A chronic systemic inflammatory autoimmune disease that can cause death if : pulmonary infection, a lymphoma, or renal failure.
T & B lymphocytes of the immune system invades the exocrine glands in your body.
Eventually this invasion leads to ductal epithelial cell hyperplasia, which cause a duct obstruction.
Later it leads to atrophy, fibrosis and hyalinization of acini.
Still later there is atrophy and replacement with fat of parenchyma.
The B lymphocytes can cause lymphoid follicles with germinal centers in the salivary glands.40 times more likely to develop B cell non-Hodgkin lymphomas.
Females are affected more than males
Symptoms: Alopecia (hairloss), Dry: skin, eyes, nose, mouth, respiratory tract, vagina.
The dry skin can be treated with lubricants.
The dry vagina can cause dyspareunia, which is a painful sexual intercourse. This can also be helped with lubricants.
The dry eyes, also called keratoconjunctivits sicca for more than 3 month is an important sign for Sjögrens syndrome.
The patient is usually complaining about bad vision, photosensitivity and irritation of the cornea.
Tests: Schirmers test, Slit-lamp (tear film breakup time)
The treatment for dry eyes: Avoiding drugs that cause dryness for example anticholinergics, diuretics, antihistamines, antidepressants, use artificial tears, or lubricant drops like, methylcellulose or hypromellose.
Stimulate lubrication of the eyes locally with cAMP or cyclosporine 2% olive solution, or we can stimulate systemically with pilocarpine or cevimeline.
tiny plugs placed in the tear drainage ducts, corneal transplantation.
The dry mouth, or also called xerostomia of more than 3 months is also an important sign of Sjögrens syndrome.
This patient is saying that she have a daily dry mouth with difficulty chewing, swallowing and even the taste of food is not as good as before.
Treatment for dryness of mouth is to drink water daily to help swallowing for example.
We can stimulate the salivary glands locally by sugarfree gum, lozenges, or mouthwash containing carboxymethylcellulose.
We can also stimulate salivary glands systemically with drugs, like, Pilocarpine or cevimeline.
We can avoid drugs that decrease salivary gland secretion, like anticholinergics, antidepressants or antihistamines.
This patient also have tooth decay, which can be prevented by regular dental visits with topical fluoride application, or simply by keeping a good oral hygiene after each meal.
She is complaining of secondary Candida infection.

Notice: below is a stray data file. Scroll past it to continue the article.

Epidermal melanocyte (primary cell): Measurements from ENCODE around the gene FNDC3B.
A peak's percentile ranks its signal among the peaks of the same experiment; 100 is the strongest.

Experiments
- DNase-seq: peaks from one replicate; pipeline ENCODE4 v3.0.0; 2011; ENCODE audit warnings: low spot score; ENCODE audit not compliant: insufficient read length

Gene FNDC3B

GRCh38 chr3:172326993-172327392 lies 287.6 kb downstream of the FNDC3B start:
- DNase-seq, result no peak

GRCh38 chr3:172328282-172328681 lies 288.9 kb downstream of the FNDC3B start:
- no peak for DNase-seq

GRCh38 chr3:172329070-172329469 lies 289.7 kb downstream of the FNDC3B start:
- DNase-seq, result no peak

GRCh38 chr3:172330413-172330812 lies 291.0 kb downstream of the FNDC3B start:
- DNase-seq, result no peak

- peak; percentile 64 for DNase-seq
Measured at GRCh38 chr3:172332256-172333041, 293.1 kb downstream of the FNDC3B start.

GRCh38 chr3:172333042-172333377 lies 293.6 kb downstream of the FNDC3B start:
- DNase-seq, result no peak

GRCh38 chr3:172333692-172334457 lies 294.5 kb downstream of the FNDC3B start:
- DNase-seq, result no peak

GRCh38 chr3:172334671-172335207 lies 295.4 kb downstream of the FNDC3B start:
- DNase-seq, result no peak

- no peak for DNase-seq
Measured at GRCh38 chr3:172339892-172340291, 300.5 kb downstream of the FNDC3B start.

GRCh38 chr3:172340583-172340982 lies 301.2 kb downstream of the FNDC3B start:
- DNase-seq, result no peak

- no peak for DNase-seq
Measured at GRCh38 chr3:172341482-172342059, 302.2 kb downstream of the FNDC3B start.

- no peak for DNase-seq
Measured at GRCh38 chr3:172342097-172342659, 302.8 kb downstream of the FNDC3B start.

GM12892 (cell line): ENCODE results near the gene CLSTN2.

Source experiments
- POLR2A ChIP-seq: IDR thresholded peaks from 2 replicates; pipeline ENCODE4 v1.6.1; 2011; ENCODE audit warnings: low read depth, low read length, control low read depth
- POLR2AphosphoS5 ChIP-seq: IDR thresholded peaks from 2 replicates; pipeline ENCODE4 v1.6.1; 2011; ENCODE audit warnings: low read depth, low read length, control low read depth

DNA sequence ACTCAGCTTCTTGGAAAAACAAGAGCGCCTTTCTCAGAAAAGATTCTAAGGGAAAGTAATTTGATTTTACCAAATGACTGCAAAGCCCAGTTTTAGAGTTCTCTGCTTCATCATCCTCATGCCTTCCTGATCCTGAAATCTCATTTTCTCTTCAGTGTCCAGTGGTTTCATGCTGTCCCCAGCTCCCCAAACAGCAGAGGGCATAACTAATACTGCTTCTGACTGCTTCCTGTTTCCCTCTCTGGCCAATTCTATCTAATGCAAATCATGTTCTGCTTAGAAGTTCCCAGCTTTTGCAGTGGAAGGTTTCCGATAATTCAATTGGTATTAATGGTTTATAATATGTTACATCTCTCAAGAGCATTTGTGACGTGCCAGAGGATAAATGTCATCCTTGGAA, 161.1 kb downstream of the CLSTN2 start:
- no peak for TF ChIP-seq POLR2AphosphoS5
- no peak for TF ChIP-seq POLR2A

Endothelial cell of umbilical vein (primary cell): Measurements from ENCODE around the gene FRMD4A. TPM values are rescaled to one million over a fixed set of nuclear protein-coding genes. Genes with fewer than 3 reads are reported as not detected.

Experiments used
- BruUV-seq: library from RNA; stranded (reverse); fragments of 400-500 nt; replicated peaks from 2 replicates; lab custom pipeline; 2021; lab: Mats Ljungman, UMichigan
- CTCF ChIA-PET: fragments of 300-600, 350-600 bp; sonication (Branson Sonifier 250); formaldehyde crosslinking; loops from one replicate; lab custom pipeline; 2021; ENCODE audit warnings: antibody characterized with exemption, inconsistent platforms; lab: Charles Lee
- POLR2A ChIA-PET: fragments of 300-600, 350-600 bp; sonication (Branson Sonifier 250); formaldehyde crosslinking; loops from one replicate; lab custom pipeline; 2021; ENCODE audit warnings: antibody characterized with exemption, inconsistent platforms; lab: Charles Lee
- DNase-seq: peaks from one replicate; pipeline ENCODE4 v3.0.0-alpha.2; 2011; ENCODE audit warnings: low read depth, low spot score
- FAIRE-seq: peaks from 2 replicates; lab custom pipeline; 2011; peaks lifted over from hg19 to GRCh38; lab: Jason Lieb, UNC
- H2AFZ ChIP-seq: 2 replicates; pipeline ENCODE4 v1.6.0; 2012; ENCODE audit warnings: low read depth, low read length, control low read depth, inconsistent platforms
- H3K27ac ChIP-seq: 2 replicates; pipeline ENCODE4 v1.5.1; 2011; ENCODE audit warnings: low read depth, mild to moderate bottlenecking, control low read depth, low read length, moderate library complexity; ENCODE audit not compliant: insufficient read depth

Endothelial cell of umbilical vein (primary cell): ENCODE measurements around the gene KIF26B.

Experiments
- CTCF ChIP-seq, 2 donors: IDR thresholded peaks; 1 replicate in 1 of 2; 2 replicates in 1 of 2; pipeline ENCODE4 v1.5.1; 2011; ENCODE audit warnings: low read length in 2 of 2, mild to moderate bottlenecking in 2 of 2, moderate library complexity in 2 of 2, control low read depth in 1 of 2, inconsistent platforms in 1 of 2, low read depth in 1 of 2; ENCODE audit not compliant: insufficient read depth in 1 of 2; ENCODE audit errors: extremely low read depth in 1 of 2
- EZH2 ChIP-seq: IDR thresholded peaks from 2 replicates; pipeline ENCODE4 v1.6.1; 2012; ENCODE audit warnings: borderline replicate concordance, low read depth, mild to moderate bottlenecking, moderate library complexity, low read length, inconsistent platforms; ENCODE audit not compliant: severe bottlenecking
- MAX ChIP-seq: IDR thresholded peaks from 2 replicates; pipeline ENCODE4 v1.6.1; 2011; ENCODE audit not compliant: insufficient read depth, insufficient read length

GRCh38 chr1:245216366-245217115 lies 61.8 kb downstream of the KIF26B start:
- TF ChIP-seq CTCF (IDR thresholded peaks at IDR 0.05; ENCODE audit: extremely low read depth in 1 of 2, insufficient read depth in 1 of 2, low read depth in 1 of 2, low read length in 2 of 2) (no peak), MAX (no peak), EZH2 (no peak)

In this case we give topical nystatin, lozenges, or clotrimazole.
Stones can appear in the salivary ducts, which have to be removed to preserve the salivary tissue.
We can measure the saliva production, which will be low in Sjögrens syndrome, meaning less than 1,5 ml in 15 min.
We can also use techniques like, salivary scintiscanning or sialography.
Except dryness, the patient may present with enlarged parotid glands
There are also extraglandular symptoms.
So the most common is Arthralgias and arthritis. We treat it with hydroxychloroquine or methotrexate and prednisolone.
Raynauds phenomenon can be seen, and its treated with nifedipine and gloves which protect from cold.
Lymphadenopathy in the cervical or axillary region can be seen.
Vasculitis can present itself as rashes on the skin called purpuras, which can be treated with glucocorticoids or immunosuppressive agents like Cyclophosphamide.
Kidney diseases like interstitial nephritis, kidney stones, impaired concentrating ability or renal tubular acidosis. Bicarbonate replacement can be given for renal tubular acidosis.
Chronic hepatobiliary diseases
Risks of non-Hodgkin lymphomas can be 40 times higher in Sjögrens syndrome patients.
This can be treated with antiCD20 therapy together with a CHOP regimen, which is a chemotherapy regimen consisting of Cyclophosphamide, Hydroxydaunorubicin, Oncovin (Vincristine), Prednisolone.
Rarely splenomegaly or myositis may be seen.
If we make blood tests, we can see leukopenia, anemia, an increased Erythrocyte sedimentation rate, and some autoantibodies.
The autoantibodies are Rheumatoid factors and antinuclear antibodies called SS-A (Ro) and SS-B (La).
Except blood tests, we can confirm that this is Sjögrens syndrome by taking a biopsy from the lip, more specifically from the minor salivary glands in the buccal mucosa.
This will show in the microscope that lymphocytes have attacked the salivary glands
There will be many large areas of lymphocytes with atrophy of the tissue.
Genetic tests can show an association of Sjögrens syndrome with HLA DR3.
Rheumatoid arthritis, Systemic lupus erythematosus, Systemic sclerosis, mixed connective tissue disease, vasculitis, Hashimoto's thyroiditis, Polymyositis, primary biliary cirrhosis and Chronic autoimmune hepatitis.